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The Independent Culture
The thirst for knowledge is a good thing, but not, apparently, when the information you crave comes via modem. A recent study by Reuters Business Information, reported in this paper's daily stable-mate a month ago, found that 80 per cent of 1,000 business people surveyed "feel driven to gather as much information as possible to keep up with their business needs", and 43 per cent carried on surfing on holiday.

I guess I'm one of the driven, because I just can't stop surfing when I have a moment. Writer's block? Check the news on one of the online services. Ten minutes before it's time to cook the children's dinner? Get the modem working. Sometimes it's just for fun, sometimes it's for work. But there's no denying that the Internet is the playground for the modern home-worker.

In the course of my surfing I look for information about drinks. And if you're newly Macintoshed or PC-ed after Christmas, you may think of doing the same. I'll be reporting on sites noted and enjoyed over the coming months, beginning here with three recent discoveries. If you have any of your own, I'd love to hear from you at rehrlich@compuserve.com.

First of all: newcomers to Net-life should know that when they're looking for something, it's essential to refine the search. For example, using the Infoseek search facility in MSN and asking about wine alone, I got 394,917 pages containing that word. Using wine + UK, the field was narrowed to a mere 100,000 or so. You can also refine your search by asking about a particular wine or grape, but even this has its drawbacks. Type in Chianti and you get 5,473 items, some of which may not be quite what you were looking for. "A Database for Astrophysical Emission Line Spectroscopy" was one of the nuggets. I typed in Mouton, wondering if Chateau Mouton- Rothschild had a site, and got a dozen matches including "Louisiana high school star Mouton to play at Tulane". I don't need to tell you that adding + wine would have cut out the extraneous matter.

There are many dozens of producers' sites, varying greatly in size, presentation and content. At the small end of the scale, one that I've enjoyed belongs to the first-growth Chateau Haut-Brion (http://haut-brion.com). This gives information about the property's history and vintages, with all statistics measured against sums for daily temperatures, rainfall, and production from 1 April to 30 September. Thus, 1945 is trumpeted as "A GREAT YEAR" (undeniable), and we learn that there was early vine growth and "snow on May 2nd, causing a dramatic freeze which destroyed 80 per cent of the crop." Tasting notes include the comment: "A pinnacle which can grow for several more decades." If you can afford such rarities, you'll want to know this sort of thing. If you can't, collecting the statistics is a wine-lover's equivalent of trainspotting - good fun though.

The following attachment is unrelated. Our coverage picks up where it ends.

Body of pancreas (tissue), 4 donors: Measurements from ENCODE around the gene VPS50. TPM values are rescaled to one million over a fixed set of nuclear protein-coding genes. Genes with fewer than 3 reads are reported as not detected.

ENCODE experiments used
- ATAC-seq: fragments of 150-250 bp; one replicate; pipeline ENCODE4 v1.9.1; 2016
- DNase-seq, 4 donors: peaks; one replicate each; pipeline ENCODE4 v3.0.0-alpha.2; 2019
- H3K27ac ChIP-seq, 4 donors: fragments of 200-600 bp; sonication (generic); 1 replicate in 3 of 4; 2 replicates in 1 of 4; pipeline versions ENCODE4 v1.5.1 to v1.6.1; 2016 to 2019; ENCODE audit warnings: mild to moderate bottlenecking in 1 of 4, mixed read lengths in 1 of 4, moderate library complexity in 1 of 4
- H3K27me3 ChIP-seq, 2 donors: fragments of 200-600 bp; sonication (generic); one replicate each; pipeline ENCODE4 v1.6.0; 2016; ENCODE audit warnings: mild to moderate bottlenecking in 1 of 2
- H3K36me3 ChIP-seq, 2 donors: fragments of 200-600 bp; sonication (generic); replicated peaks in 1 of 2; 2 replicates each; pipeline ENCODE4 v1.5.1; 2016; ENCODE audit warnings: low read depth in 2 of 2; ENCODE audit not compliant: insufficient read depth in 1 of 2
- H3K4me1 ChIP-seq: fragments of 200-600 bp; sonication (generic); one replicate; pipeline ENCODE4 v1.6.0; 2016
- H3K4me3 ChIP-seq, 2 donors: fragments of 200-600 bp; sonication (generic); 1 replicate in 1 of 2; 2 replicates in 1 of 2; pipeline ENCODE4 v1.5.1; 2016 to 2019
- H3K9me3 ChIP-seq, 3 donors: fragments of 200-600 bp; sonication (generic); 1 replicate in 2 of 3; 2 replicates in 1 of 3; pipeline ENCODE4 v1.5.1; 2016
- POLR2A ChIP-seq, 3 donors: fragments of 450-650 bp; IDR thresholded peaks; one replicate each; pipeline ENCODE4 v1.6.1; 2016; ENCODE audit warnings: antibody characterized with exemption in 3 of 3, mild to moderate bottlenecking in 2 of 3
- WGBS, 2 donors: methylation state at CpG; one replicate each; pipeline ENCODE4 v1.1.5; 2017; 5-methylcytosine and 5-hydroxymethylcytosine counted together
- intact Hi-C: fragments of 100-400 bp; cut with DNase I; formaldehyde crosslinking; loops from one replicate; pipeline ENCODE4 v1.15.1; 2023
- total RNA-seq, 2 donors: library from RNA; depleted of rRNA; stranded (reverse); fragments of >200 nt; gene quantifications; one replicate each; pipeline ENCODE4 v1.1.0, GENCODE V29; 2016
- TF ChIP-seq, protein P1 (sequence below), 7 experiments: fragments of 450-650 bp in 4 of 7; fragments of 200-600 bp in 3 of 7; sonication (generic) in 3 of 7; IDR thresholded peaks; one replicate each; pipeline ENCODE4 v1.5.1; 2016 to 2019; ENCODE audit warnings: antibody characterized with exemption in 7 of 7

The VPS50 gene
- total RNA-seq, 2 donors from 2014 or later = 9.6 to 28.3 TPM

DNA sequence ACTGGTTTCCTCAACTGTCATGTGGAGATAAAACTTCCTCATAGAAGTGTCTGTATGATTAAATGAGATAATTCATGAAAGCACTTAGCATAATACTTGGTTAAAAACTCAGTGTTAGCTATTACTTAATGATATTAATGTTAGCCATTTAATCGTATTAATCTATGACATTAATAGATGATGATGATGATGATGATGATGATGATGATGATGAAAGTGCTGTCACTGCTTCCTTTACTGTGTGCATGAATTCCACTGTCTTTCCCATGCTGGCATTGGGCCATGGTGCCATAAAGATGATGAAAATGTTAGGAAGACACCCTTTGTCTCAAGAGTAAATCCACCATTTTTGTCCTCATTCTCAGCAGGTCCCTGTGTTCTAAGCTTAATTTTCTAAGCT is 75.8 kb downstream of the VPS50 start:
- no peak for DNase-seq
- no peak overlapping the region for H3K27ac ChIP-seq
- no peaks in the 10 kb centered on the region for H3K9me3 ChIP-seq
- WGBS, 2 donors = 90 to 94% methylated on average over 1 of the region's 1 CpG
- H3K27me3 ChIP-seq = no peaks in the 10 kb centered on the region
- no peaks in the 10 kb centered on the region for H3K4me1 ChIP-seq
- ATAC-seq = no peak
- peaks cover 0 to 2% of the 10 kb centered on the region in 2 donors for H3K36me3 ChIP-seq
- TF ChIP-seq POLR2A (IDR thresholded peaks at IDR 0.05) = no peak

I've also had success with websites devoted to cocktails These are almost all from the US, and they can be excellent sources of enlightenment. My fave of the moment is WebTender, which you'll find at http://www.webtender. com. This includes a Browse section, listing drinks and ingredients by name or type, and a search database for drinks or ingredients. You can also ask WebTender to pick a drink at random for you, or add your own invention to the database of 3,500 drinks - "and the number is rising". There's also a page of statistics, "a list of the most popular drinks, voting chart and other useless information", as well as a Bartender's Handbook and a list of "drinking games".

Internet shopping for wine has been possible for some time now, but it has never taken off. If you have a local wine merchant or familiar mail- order outlet, you don't need a computer to do the job for you. But drinkers lacking either of those things may want to look at the buying site of Imediat, run in conjunction with Noel Young Wines of Cambridge. Noel Young is a small merchant of very high quality but with less than nationwide reach. You can access their site, with a full listing of the offerings plus excellent tasting notes, at http://www.imediat.co.uk. If you like what you see, contact them directly using the e-mail address corrall@ imediat.co.uk. Or pick up the phone and dial 0800 7318371. At the moment they have three cases at different price levels, including a good-looking "Everyday Case" at pounds 57.95 including delivery.

And finally... A sale date, 13 January, to plan for at Adnams, the wine kings of Suffolk. Mail and fax orders will only be processed at the end of each day, so it's best to order by phone on 01502 727222. And it's worth hanging on for offerings at every price level. Among the cheaper bottles that catch my eye are a superb Cotes-du-Rhone-Villages, Cairanne, Domaine de l'Ameillaud 1996 (pounds 5.20 from pounds 6.20), and the Roussanne Vin de Pays d'Oc 1995 from the estimable Domaine Virginie (pounds 3.95 from pounds 4.95). Perhaps best of all, even in the absence of a price cut, is what's left of the Newton Estates Chardonnay 1990 (pounds 7.95), a wonderful Californian. I seem to remember paying more for it in the US.